I know from experience working at a nonprofit that money for advertising is always tight. I am often confronted with tough decisions of what type of advertising would get the most bang for my organization’s buck. The answer? It depends on what your goals are.
If your organization is looking to acquire new email addresses, it’s best to look at where you’ll get the lowest average cost-per-lead for the highest quality leads (leads in this case being email addresses). That can be a balancing act. Traditionally, the best cost-per-lead you can acquire is from traditional vendors like Care2 or Change.org that actually contract per-lead pricing, usually somewhere around $1.75 per new email acquired. If you’ve run campaigns on these traditional vendors in the past, however, I suggest you run a report to see if the leads you’re acquiring from those vendors are really high quality.
Usually that means calculating how long the list of new users you acquired took to pay back in donations what you originally invested to acquire them. If you see over all of your vendors that it usually takes about two years to get back your investment, you can use that as your average benchmark. Then if you find a vendor where the list you acquired only took a year in donations from those users to get back your investment, those were high quality leads! Next, balance the quality of the leads you acquired against the average cost-per-lead that you originally paid. Was it worth it? Often if you use traditional vendors quite frequently, you can start to see some list fatigue and the quality of your leads decline.
If you find yourself in need of some fresh high-quality leads, look to non-traditional vendors. Niche vendors with smaller bases might not be able to quite as large contracts, or take a bit longer to fulfill contracts, but the leads they deliver are often much higher quality. You might also try experimenting with Facebook advertising. In Facebook you will likely see a higher average cost-per-lead, but with some research on the correct targeting, you can find your niche audience and acquire some high-quality leads directly.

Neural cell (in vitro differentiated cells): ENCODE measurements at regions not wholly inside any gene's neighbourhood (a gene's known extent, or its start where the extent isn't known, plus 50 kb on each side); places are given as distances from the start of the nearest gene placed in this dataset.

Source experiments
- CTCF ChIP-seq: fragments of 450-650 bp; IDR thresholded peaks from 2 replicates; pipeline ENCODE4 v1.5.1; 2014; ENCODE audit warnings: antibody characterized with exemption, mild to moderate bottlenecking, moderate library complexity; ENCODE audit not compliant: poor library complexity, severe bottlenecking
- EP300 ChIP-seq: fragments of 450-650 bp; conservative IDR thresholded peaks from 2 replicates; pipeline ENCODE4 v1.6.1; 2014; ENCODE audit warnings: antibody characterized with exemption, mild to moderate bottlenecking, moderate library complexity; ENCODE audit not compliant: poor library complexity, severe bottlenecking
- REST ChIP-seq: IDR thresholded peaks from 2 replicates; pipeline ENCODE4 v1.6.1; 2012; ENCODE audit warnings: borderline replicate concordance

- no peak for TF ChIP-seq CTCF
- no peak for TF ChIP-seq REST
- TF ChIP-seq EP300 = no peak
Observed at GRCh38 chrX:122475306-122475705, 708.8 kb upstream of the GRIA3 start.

If your organization is looking to increase donations (let’s be honest, who isn’t), I traditionally fall back to search advertising. Your average cost-per-donation is going to be lowest with search advertising, because the users are already in “search mode” and are looking to donate or get more information about donating to a nonprofit. Once the user is in search mode, you just need some enticing, well-written ad copy (that’s tested!), and a good, relevant landing page to guide the user from initial search to donation. This is particularly true at year-end!
If you have additional budget to test getting donations through avenues other than traditional search advertising, you might try display remarketing. Normally, I am hesitant to use tight budgets for display ads because the user is not in search mode, but is actually browsing the internet or on Facebook checking the latest baby pictures. However, display remarketing ads can be quite a bit more effective, as the user is already familiar with your organization and therefore one step further down the process to donating.
If you’re not familiar with remarketing techniques, it’s a process whereby you cookie people who have visited your site (or particular pages of your site), then show those same users targeted ads while they’re surfing the rest of the internet. You’re probably most familiar with these type of ads if you do any online shopping. Most large retailers use remarketing, so that if you were looking at a pair of shoes on their website yesterday, you’ll see ads with those same pair of shoes today saying “come back and buy me!”
If you want to try display remarketing ads, you can either do it through a vendor (either an agency of using a tool like Google), or you can try it yourself in Facebook. Remarketing in Facebook is just like traditional Facebook advertising, but instead of choosing interests and demographic data to target your ads to, you build your audience through cookies by placing a remarketing tag they provide on your website. After placing the tag on your website, just give Facebook a day or two to build the audience, and you can start showing those users ads directly on Facebook!